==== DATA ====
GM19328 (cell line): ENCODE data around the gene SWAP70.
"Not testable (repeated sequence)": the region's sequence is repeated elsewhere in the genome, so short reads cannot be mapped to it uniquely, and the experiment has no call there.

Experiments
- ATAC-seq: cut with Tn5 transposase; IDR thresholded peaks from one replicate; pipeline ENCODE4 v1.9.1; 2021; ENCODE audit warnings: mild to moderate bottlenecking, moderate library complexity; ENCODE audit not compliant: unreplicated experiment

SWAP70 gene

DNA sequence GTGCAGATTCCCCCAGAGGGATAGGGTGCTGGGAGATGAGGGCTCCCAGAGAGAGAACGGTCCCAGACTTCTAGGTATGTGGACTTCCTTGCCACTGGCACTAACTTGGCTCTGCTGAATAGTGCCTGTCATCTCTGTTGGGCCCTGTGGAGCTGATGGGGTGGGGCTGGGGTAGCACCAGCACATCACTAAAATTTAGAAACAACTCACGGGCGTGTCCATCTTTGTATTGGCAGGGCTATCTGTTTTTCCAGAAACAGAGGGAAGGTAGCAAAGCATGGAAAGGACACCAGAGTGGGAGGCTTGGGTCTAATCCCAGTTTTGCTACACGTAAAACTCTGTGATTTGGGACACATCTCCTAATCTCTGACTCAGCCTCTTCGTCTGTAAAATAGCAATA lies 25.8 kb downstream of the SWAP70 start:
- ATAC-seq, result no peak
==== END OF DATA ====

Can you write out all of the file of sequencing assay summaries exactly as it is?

GM19328 (cell line): ENCODE data around the gene SWAP70.
"Not testable (repeated sequence)": the region's sequence is repeated elsewhere in the genome, so short reads cannot be mapped to it uniquely, and the experiment has no call there.

Experiments
- ATAC-seq: cut with Tn5 transposase; IDR thresholded peaks from one replicate; pipeline ENCODE4 v1.9.1; 2021; ENCODE audit warnings: mild to moderate bottlenecking, moderate library complexity; ENCODE audit not compliant: unreplicated experiment

SWAP70 gene

DNA sequence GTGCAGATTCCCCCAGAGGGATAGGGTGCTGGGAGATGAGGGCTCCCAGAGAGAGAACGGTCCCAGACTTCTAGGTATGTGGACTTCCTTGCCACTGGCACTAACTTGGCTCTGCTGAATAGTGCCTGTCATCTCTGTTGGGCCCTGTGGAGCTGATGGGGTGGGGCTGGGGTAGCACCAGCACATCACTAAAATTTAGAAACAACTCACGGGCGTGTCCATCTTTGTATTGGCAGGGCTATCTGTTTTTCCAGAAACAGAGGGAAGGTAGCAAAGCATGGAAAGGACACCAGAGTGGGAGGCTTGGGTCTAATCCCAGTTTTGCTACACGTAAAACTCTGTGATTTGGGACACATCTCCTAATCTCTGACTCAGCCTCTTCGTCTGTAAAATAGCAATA lies 25.8 kb downstream of the SWAP70 start:
- ATAC-seq, result no peak